This is an archived article that was published on sltrib.com in 2012, and information in the article may be outdated. It is provided only for personal research purposes and may not be reprinted.
In January 2011, longtime Utah resident David Morales was riding a Greyhound bus bound for Louisiana to attend a Bible college when he was arrested by U.S. Border Patrol for being in the United States illegally.
For more than a year, he fought to avoid deportation and seemingly succeeded when U.S. Immigration and Customs Enforcement officials exercised prosecutorial discretion in a Utah immigration court to close his case.
But early Wednesday morning, Morales was picked up again by Border Patrol officers while riding a Greyhound bus traveling from Albuquerque to Phoenix.
The 20-year-old said the bus approached a border-patrol checkpoint just outside Las Cruces, N.M., not long after midnight when agents boarded and began asking people to show proper documentation to prove their legal status.
"They said, 'Show me your papers,'" Morales said. "I thought, 'I've been through this before.'"
He said he refused to answer their questions and the situation escalated to the point where the agents detained him for further questioning.
Border Patrol spokesman Douglas Mosier said Morales was never arrested.
"During questioning by agents, it was determined that he was illegally in the United States," Mosier said. "Records checks were conducted and indicated that he had previously been granted prosecutorial discretion by ICE in Salt Lake City. Mr. Morales was subsequently released."
Aaron Tarin, a Salt Lake City immigration attorney, said Border Patrol has "broader discretion" in detaining people at the border.
"In many cases they can detain and question without probable cause in order to verify immigration status," Tarin said. "A person can always refuse to answer, but that doesn't mean ICE could not initiate removal proceedings."
Morales recently relocated from West Valley City to Albuquerque to work as an immigration activist and was working on a documentary about his belief that Greyhound is complicit in working with the Border Patrol to deport people. He said he was filming at the time of his detention, which he said lasted about four hours.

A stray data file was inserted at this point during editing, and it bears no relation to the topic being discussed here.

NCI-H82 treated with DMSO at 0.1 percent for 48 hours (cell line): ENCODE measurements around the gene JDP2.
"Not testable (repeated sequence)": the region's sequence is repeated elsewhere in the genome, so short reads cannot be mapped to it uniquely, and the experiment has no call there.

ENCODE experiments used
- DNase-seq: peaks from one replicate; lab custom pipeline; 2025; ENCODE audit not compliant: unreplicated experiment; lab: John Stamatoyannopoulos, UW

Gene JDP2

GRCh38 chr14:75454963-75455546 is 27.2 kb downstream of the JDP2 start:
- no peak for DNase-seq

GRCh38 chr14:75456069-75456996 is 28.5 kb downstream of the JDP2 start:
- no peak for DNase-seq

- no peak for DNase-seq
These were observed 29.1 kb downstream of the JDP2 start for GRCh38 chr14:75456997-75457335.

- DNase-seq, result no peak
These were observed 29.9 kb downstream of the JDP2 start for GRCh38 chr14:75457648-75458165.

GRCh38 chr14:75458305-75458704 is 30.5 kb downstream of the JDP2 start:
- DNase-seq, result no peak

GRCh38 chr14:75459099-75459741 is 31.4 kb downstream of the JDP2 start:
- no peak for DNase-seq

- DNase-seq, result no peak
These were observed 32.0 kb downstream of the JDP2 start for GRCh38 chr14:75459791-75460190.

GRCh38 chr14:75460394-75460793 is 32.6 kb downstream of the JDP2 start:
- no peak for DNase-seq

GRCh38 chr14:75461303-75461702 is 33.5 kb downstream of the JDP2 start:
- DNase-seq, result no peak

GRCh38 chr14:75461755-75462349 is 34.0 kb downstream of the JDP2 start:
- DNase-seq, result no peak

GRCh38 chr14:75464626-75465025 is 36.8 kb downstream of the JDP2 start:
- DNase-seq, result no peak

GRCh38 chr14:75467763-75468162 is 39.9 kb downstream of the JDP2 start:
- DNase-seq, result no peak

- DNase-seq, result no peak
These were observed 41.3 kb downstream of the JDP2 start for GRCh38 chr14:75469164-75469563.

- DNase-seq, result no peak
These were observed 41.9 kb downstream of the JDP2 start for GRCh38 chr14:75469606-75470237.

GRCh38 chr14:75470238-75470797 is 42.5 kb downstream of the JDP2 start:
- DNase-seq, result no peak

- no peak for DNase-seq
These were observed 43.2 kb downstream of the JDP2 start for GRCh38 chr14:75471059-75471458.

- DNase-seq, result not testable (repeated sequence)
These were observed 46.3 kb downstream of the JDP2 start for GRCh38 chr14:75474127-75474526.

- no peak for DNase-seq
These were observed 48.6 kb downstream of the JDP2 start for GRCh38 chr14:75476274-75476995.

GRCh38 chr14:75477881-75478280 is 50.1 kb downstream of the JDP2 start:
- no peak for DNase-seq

By late Wednesday afternoon, Morales was on his way to Phoenix to stage a protest at the Greyhound station there before moving onto Los Angeles though he said he is not just targeting Greyhound.
"I am not fighting a bus company," he wrote on his Facebook page. "I'm fighting the injustice within that company and I never want anyone to go through what I went through because of Greyhound Bus Line."
Maureen Richmond, spokeswoman for Greyhound, said it's untrue that the company coordinates with the government on deportations.
"We don't profile the passengers, we do not have a connection to Border Patrol. We certainly do not call them or invite them to the facility, but if they do show up, we would certainly permit them what they need," she said.
For months after his arrest and release in 2011, Morales had kept a low profile until joining The Salt Lake Dream Team an activist group working to get legislation passed that would allow children of illegal immigrants to attend college and have a pathway to naturalization by meeting a set of standards.
Earlier this month, President Barack Obama issued an executive order to put the Dream Act into effect by allowing those who have been in the country for more than five years and are between the ages of 16 and 29 to attend school and obtain work permits.
Morales, who had been a student at Salt Lake Community College and had hoped to be eligible for the Dream Act, dropped out because he couldn't afford to go to school anymore. For the past month, he's been living in New Mexico and working at a local church in Albuquerque.